Monday, 16 May 2011

Water : A Boon or Curse?

Life on earth depends primarily on water. May it be for human beings, or for ecosystems like forests and other organisms in all forms of life. The change in climate will dramatically affect the world’s fresh water supply which comes in form of rain and snow. Rainfall will increase in some places, bringing floods and will decrease in others, possibly bringing droughts. It could potentially affect to such an extent where conflicts between nations would be inevitable, over water resources. Some areas of the world would suffer from too much water, whereas others would face the scarcity. Thus change in world’s water balance would be a matter of universal concern.
Climate change will bring about imbalance in both, quality and quantity of water. The pace of water cycle will speed up, making evaporation more rapid, leading to intense storms and floods. It will also affect the timing of rainfall, the dry spells in between as well as quantity of down pour, thus profoundly affecting humans and other life forms. On one hand wildlife behaviour will change to adapt to the changing habitat and on the other, crop pattern and crop yield will be affected. Scarcity of water will lead to disputes among groups such as farmers, industries and household users. This secondary effect of climate change would as well have a great impact as much as its direct effect.
As it is a fundamental source to all economic activities, from agriculture to tourism, the pressure will be felt by people world over, which will be experienced in different ways depending upon regional situation. Scientists are working on different models to understand where changes are most likely to occur. According to the study, increased rainfall and flooding will be seen across northern Europe, Canada, Alaska and northern Asia. Whereas countries like Indonesia and others in southern parts will grow drier. With increasing drought situation the top soil, which nourishes the plants, would go drier and get blown away, permanently damaging the land. According to one report China has lost around 3.5 million acres of forest and cropland being turned into desert within last half century alone. Increase in infectious diseases such as malaria and dengue fever would be at rise in tropical regions with rise in temperature and increase in rainfall, both of them being a favourable condition for mosquitoes to thrive. It will not only affect human beings but the cattle population as well, which is a source of livelihood to many. Increased temperature in fresh as well as salt water stimulates growth of harmful algae where bacteria thrive which can cause health problems.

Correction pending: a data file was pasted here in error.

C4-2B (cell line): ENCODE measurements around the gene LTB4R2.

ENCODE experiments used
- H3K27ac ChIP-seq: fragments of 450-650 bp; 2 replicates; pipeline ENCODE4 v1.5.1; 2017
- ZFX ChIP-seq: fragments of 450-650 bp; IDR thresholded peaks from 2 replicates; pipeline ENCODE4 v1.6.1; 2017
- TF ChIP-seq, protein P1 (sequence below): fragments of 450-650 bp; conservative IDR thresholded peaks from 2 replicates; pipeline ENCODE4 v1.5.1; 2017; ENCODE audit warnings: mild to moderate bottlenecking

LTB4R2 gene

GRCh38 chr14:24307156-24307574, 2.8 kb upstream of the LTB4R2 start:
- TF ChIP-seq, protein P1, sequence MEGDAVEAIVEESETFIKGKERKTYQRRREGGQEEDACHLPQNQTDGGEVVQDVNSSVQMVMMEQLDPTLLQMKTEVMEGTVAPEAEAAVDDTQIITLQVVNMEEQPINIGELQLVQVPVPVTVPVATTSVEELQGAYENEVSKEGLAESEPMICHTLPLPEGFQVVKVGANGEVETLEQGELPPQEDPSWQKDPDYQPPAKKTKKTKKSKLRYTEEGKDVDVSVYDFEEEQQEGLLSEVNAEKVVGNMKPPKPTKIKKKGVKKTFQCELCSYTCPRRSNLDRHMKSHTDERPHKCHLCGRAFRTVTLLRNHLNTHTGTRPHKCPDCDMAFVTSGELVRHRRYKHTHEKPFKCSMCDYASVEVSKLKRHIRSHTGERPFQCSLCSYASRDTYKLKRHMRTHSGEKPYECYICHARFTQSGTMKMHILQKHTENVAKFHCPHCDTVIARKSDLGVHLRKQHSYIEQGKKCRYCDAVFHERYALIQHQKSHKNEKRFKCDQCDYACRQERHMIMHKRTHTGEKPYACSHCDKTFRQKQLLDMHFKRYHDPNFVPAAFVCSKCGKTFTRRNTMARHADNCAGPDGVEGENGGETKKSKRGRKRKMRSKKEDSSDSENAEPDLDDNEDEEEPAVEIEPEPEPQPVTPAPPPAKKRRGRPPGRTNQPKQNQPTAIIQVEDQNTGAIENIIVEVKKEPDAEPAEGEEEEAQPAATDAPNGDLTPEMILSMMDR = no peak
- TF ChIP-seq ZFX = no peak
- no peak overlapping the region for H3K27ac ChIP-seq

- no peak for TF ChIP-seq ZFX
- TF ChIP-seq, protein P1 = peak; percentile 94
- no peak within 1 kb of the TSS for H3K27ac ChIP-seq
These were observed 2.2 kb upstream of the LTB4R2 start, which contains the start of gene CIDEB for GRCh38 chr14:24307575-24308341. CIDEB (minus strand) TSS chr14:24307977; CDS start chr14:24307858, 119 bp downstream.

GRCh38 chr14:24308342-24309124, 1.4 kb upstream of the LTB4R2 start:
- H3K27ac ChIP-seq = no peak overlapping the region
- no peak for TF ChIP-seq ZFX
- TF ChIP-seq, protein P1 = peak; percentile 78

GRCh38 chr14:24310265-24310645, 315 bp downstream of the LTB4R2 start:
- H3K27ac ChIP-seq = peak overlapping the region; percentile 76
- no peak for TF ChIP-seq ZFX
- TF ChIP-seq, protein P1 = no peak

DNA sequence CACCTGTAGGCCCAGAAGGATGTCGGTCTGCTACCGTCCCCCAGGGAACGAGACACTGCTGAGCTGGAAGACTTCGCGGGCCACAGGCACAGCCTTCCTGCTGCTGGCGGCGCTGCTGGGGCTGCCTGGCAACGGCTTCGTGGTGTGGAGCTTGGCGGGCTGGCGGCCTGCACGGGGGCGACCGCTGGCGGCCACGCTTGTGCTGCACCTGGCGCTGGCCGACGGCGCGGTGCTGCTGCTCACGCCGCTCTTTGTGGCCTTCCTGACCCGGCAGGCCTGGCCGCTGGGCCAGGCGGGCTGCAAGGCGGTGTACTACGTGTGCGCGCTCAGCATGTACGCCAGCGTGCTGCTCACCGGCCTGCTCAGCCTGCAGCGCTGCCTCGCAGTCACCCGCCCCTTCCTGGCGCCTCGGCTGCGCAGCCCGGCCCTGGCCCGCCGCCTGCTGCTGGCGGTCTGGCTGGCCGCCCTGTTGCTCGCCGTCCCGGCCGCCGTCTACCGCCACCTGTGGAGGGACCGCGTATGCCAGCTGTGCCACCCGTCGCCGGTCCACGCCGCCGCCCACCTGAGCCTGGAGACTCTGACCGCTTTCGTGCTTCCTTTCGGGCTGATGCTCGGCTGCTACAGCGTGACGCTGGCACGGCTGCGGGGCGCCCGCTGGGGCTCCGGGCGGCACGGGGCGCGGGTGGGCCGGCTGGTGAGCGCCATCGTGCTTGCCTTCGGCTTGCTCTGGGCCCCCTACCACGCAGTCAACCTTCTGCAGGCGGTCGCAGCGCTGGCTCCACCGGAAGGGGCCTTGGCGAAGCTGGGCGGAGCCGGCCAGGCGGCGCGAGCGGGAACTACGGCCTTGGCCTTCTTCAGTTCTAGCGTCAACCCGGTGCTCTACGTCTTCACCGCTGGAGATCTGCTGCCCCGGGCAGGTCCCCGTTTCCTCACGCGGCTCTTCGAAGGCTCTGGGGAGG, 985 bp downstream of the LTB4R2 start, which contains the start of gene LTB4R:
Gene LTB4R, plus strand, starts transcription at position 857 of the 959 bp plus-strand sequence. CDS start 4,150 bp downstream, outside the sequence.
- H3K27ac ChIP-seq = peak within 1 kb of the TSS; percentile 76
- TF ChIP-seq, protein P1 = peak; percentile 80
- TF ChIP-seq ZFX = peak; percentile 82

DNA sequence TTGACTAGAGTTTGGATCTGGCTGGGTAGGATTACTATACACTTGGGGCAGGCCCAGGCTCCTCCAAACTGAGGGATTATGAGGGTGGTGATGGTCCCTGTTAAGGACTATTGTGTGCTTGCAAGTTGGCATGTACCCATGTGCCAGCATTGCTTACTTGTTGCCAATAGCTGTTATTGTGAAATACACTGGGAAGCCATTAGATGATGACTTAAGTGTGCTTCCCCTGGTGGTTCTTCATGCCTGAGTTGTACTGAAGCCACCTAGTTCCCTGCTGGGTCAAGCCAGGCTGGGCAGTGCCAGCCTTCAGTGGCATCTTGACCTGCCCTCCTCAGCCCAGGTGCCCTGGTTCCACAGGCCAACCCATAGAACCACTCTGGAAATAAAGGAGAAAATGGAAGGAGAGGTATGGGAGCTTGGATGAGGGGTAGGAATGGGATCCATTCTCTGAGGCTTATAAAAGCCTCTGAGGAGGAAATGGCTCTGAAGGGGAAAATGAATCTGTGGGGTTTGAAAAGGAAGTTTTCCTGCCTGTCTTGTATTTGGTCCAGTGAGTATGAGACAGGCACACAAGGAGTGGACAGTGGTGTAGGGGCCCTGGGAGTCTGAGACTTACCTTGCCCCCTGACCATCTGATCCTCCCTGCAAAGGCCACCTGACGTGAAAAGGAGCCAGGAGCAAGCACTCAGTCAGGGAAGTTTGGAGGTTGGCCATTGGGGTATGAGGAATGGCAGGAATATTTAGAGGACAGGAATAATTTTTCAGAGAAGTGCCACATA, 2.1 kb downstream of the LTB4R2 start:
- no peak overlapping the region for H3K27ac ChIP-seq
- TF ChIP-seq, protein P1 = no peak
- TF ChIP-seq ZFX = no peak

Ecosystems thus have been pushed out of balance. In the Himalayas snow melting fills dozens of lakes, which is a source of fresh water to villages in Nepal, Bhutan and Tibet. With average annual temperature gradually rising each year since last two decade, these lakes are getting increased amount of water with more and more glaciers melting. Adding to this the water is being tapped to get the supply of water to the hydroelectric plants which have been built over the rivers flowing from these glacial lakes. With snow melting fast, these lakes are getting overfilled, posing threat of bursting their banks. United Nations Environment Programme has identified over two dozen of such lakes in Nepal and an equal number in Bhutan that are in immediate danger of bursting. The other forces which may cause such damage is disasters like earthquakes, avalanches and landslides. Landslides are more destructive in mountainous regions and specially deforested areas, where the plants no longer hold the soil in place. Once a slope is weakened it becomes vulnerable to any natural calamites. The worst reported case of landslide disaster was in Venezuela, where within a span of five years since year 2000 with just two landslide incidences over 20000 people were killed and over 5 lakh people were left homeless.

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